News Column

Dave Stewart provides the tunes for this 'Ghost' story

November 4, 2013

YellowBrix

Nov. 04--Dave Stewart has a bit of advice for theatergoers headed to "Ghost the Musical": Bring lots of tissues.

Based on the 1990 drama starring Patrick Swayze, Demi Moore and an infamous pottery wheel, the theatrical show, currently on its first U.S. national tour that plays the Fox Theatre Tuesday through Sunday, indeed has its weepy moments.

As Stewart reminds us, in the first 10 minutes, our soon-to-be-ghostly hero, Sam Wheat, is killed, his young girlfriend, Molly Jensen, is devastated and, "for the audience, you're immediately on the edge of your seat."

But amid the boo-hooing comes the comedic tsunami, Oda Mae Brown, a fake psychic who doesn't believe her own shtick but will happily take the money of the distraught trying to contact their loved ones in the spiritual world (Whoopi Goldberg had a memorable, Oscar-winning turn in the movie).

"I suggested she be a very flamboyant character on stage, like a Tina Turner or James Brown," Stewart said.

He should know about flashy characters.

Stewart is the male half of the Eurythmics, who, along with the equally visually engaging Annie Lennox spun a web of hits in the '80s and '90s, including "Sweet Dreams (Are Made of This)," "Here Comes the Rain Again" and "Would I Lie to You."

The musician-songwriter penned the music and lyrics to the stage version of "Ghost" along with Glen Ballard, the powerhouse producer and songwriter known for his work with Alanis Morissette and Michael Jackson.

The pair initially wrote about 50 songs for the show and whittled the list down to the 15 used in the production, which is simultaneously touring the United Kingdom and Italy. The musical premiered in Manchester, England, in 2011.

Of course, there is one tune forever linked to the movie, the Righteous Brothers' hit "Unchained Melody," and Stewart was well aware of its significance.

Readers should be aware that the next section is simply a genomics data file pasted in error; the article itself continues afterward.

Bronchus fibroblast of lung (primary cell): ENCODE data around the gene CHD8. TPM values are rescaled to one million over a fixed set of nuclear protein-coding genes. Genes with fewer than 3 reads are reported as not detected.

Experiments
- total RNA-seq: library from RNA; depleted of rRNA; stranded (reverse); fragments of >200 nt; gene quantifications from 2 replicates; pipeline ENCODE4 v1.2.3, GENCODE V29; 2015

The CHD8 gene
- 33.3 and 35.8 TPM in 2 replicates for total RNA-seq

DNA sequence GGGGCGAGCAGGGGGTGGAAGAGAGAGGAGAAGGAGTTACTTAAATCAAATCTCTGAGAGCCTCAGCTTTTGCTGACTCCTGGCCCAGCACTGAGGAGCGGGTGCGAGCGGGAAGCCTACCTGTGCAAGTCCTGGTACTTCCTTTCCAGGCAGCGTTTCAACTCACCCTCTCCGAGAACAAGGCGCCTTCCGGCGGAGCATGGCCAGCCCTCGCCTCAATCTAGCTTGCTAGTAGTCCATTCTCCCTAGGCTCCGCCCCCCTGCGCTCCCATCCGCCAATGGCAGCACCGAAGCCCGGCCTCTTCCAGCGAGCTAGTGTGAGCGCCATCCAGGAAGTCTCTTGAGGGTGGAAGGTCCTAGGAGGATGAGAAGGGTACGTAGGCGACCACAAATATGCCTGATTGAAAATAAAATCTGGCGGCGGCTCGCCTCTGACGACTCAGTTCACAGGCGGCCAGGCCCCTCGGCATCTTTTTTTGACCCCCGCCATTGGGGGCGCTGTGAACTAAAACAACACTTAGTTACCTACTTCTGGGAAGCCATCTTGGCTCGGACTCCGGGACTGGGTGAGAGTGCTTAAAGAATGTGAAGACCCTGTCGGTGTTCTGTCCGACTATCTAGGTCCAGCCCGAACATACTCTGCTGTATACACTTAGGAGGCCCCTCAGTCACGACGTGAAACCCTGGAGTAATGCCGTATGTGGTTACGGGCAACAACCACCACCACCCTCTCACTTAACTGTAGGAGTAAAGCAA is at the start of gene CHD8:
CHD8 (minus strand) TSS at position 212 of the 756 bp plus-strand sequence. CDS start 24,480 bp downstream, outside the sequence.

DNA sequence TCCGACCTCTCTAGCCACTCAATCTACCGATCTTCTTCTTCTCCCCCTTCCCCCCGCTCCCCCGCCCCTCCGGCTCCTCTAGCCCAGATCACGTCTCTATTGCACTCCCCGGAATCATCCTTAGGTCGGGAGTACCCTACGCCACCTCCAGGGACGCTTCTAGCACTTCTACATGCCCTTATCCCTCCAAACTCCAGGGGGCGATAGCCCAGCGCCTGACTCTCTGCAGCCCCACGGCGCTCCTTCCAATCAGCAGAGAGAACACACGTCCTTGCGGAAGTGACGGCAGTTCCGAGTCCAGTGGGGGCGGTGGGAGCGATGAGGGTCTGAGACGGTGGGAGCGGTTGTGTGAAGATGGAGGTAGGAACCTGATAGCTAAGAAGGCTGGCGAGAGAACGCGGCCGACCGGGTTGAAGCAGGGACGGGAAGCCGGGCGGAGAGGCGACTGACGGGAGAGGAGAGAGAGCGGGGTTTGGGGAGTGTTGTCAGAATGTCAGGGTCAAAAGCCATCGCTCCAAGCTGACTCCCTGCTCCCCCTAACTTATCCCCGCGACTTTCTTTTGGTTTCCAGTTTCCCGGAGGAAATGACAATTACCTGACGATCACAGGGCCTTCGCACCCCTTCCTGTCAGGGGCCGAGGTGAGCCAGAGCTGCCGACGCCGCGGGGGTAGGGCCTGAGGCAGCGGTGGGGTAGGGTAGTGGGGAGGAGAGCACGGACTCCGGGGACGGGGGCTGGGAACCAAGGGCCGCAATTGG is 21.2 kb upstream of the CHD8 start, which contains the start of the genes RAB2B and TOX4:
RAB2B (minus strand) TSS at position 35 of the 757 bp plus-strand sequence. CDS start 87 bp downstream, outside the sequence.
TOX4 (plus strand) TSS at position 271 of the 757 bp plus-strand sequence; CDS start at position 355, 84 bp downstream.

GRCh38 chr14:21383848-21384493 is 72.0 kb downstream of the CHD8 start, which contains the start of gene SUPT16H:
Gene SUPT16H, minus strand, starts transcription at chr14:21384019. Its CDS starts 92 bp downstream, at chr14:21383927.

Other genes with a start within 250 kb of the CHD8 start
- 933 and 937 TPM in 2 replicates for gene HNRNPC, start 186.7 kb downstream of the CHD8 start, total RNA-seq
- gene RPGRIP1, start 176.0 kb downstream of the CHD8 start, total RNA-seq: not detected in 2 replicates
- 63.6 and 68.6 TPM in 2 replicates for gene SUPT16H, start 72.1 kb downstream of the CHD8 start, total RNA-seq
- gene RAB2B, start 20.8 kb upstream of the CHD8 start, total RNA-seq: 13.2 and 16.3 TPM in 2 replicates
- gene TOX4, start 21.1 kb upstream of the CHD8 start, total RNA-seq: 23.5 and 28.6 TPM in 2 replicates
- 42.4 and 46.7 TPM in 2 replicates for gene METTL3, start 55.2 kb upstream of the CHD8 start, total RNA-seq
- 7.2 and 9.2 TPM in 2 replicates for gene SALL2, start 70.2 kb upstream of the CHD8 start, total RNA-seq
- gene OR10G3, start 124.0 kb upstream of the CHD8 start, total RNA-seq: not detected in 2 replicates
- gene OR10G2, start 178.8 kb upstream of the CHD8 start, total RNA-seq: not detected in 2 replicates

"It appears about three different ways in the show in a very clever, emotional way each time," he said. "Then we tie it together, deconstruct it and put it back together again. It doesn't distract from anything else in the show -- we tried to deftly weave it in and out. But it's as if someone gave you a blank page with a golden thread."

While music is, obviously, an integral part of the production (it isn't called "Ghost the Drama," after all), much attention has also been given to the special effects used to simulate Sam's torn existence between the spiritual world and the real one.

Even though the show didn't captivate New York critics when it opened on Broadway in the spring of 2012 (it closed that August), most still praised the visuals; it also earned three Tony nominations (design, lighting and best performance by an actress in a featured role in a musical) and nabbed a Drama Desk Award for outstanding set design.

Stewart is candid when discussing reviews of "Ghost the Musical," which The New York Times called "flavorless and lacking in dramatic vitality." But theater site Talkin' Broadway determined that the show contains "unusual quantities of craft, cunning, and heart" and USA Today noted that "Apparently, sentimentality and special effects are draws."

Some critics might have wrinkled their noses, but Stewart is convinced that audiences feel differently.

"When it played the West End, we got some great reviews, some medium and some bad ones. Unfortunately, in New York, it was basically The New York Times and that (review) overshadows others that might have said, 'This is fantastic,'" Stewart said. "But that's the way of the land. And we knew that the general public couldn't think that about the show because we sat in the audience and every time it was the same reaction -- there would be crying and cheering and standing ovations."

Stewart estimates he's been living in a "Ghost" world for about seven years since the show began development, and anticipates it having a lengthy road life.

"I think it's one of those evergreens," he said, adding that a second American leg is likely. "The weird thing about building a show out of a movie is that you imagine you're building some kind of structure with words holding it up, and at some point you have to take all of that out and see how it floats. Some of it works and sometimes you go, Jesus, time to put the scaffolding back up!"

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(c)2013 The Atlanta Journal-Constitution (Atlanta, Ga.)

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